While staying in a hotel earlier this week, I picked up a free copy of USA Today in the lobby. Browsing through it, I couldn't help but wonder how this newspaper stays in business.
When USA Today launched in 1982, it was a big deal. Here was a truly national daily newspaper, full of color and eye-popping graphics, with tiny stories and factoids that instantly made it every radio personality's must-read prep sheet. But over the years, and certainly with the advent of the world wide web, USA Today became less and less important. Oh, sure, it's still available in thousands of hotels worldwide -- where it's free, so no revenue flows back to Gannett, its publisher, for those copies -- but I can't imagine anyone plunking down the cover price of $2/issue to pick one up at a newsstand, not to mention $225/year for home delivery. Not in an era when you can get all of its content for free (no firewall) on its website.
Sure, with all those free copies distributed in every state, USAT can boast about its reach and readership to potential advertisers, but there are a lot fewer of the latter today. The whole paper, still broken up into four sections, is only 28 pages long. Of those, there were only a total of 3 pages of ads on Monday -- including one full page, several mini-ads in its "Marketplace" listings, a one-third page legal notice, and a small sponsorship of its national weather map.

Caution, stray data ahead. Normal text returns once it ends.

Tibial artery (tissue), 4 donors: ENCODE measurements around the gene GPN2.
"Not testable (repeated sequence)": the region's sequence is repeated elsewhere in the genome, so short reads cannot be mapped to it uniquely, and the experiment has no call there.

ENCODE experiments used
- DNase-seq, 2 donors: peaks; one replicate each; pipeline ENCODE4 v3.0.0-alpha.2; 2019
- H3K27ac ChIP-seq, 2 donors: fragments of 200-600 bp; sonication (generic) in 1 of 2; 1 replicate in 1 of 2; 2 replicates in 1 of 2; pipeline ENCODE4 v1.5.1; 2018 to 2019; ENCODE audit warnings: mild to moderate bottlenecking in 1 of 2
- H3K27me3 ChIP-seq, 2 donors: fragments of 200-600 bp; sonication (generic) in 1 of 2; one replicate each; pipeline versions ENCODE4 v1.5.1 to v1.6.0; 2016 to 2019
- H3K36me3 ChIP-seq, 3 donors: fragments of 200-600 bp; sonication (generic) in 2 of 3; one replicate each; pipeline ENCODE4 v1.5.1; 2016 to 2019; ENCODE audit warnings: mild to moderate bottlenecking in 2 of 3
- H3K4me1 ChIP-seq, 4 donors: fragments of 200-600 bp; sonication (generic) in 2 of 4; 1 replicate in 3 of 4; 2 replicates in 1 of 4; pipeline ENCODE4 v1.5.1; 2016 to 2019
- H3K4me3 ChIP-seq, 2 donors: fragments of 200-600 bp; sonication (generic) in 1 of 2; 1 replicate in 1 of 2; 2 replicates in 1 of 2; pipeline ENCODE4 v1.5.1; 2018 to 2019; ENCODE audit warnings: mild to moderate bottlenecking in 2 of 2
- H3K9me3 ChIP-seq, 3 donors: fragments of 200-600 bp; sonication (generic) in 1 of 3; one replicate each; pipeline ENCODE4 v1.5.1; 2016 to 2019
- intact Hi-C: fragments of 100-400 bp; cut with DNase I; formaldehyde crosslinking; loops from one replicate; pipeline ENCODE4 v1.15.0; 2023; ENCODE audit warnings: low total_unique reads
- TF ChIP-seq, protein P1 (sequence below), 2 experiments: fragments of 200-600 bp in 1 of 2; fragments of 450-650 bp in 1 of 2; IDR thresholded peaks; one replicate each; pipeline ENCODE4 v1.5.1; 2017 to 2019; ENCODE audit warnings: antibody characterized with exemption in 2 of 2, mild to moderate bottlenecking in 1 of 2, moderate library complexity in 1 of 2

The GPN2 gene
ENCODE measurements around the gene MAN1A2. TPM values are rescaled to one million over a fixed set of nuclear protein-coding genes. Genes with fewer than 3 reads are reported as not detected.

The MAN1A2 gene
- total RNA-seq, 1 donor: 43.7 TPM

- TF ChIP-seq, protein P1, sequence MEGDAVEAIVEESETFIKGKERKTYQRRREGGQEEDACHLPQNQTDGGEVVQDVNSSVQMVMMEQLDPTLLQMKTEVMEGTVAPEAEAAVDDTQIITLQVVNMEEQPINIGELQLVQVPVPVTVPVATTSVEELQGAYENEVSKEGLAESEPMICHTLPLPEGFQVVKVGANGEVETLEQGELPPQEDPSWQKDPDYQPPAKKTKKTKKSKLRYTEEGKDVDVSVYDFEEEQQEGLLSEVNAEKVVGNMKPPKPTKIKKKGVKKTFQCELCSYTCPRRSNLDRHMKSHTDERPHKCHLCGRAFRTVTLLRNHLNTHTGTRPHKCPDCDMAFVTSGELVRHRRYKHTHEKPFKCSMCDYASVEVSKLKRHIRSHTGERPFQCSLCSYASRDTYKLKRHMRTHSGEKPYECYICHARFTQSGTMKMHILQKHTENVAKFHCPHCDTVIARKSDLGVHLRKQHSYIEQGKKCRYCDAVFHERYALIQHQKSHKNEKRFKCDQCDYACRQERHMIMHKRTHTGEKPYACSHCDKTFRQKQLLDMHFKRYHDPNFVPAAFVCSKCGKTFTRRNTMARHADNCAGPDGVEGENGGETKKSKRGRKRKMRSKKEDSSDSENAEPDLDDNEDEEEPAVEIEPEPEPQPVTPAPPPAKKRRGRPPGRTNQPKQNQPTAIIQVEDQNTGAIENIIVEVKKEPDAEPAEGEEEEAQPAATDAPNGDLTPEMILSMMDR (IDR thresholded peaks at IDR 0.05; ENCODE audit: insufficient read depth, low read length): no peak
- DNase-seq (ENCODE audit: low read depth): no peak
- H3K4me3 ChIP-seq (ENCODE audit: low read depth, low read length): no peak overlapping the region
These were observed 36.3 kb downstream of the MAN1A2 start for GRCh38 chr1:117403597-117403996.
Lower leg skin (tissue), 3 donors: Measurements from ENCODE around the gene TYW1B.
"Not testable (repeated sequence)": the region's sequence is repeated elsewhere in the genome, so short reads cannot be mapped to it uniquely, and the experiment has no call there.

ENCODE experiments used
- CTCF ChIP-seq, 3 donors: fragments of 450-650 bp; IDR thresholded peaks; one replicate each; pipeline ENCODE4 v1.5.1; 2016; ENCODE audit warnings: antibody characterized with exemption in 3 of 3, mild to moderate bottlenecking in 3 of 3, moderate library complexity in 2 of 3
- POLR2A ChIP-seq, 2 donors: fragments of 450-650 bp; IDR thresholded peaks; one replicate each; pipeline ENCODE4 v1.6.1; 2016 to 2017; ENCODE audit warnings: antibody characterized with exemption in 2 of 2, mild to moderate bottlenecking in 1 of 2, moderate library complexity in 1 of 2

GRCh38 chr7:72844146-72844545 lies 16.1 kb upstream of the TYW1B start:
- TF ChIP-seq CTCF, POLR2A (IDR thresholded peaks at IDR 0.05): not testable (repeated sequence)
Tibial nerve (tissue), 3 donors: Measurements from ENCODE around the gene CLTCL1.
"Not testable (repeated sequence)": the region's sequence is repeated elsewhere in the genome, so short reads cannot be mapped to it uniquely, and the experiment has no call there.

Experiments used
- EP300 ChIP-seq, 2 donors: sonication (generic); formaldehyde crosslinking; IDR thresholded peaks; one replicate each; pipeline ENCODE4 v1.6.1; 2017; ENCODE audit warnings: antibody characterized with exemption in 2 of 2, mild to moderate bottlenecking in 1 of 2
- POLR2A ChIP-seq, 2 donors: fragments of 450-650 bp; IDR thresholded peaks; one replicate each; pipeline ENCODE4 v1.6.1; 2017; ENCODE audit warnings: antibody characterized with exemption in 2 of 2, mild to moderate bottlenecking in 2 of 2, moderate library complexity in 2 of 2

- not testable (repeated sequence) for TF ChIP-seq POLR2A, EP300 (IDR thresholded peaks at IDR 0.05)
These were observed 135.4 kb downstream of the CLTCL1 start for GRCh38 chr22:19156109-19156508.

By the way, in the digital age, why are newspapers still printing weather maps and forecasts? Is there anyone who uses USA Today as a resource for that information, which is much more easily accessible on any smartphone? Just because it looked amazing in 1982 doesn't mean you still have to do it in 2017. Along the same lines, why are any newspapers still printing charts full of closing stock prices? That is literally yesterday's data, no longer relevant as soon as the market opens today -- and also available instantly, with more news about each company, on any digital device.
The entire newspaper business has been in upheaval for more than a decade, as readers found information available for free online instead, which led to advertisers jumping off the sinking ship of print. But while paper subscriptions continue to drop, some -- including the NY Times, Wall Street Journal, and Washington Post -- have been smart about increasing their digital sides, where more people are paying for full access.
USA Today has made efforts along those lines, but I don't know how successful they've been. All I know is that the paper-and-ink edition of The Nation's Newspaper seems much less pertinent than ever.
Previously on Harris Online...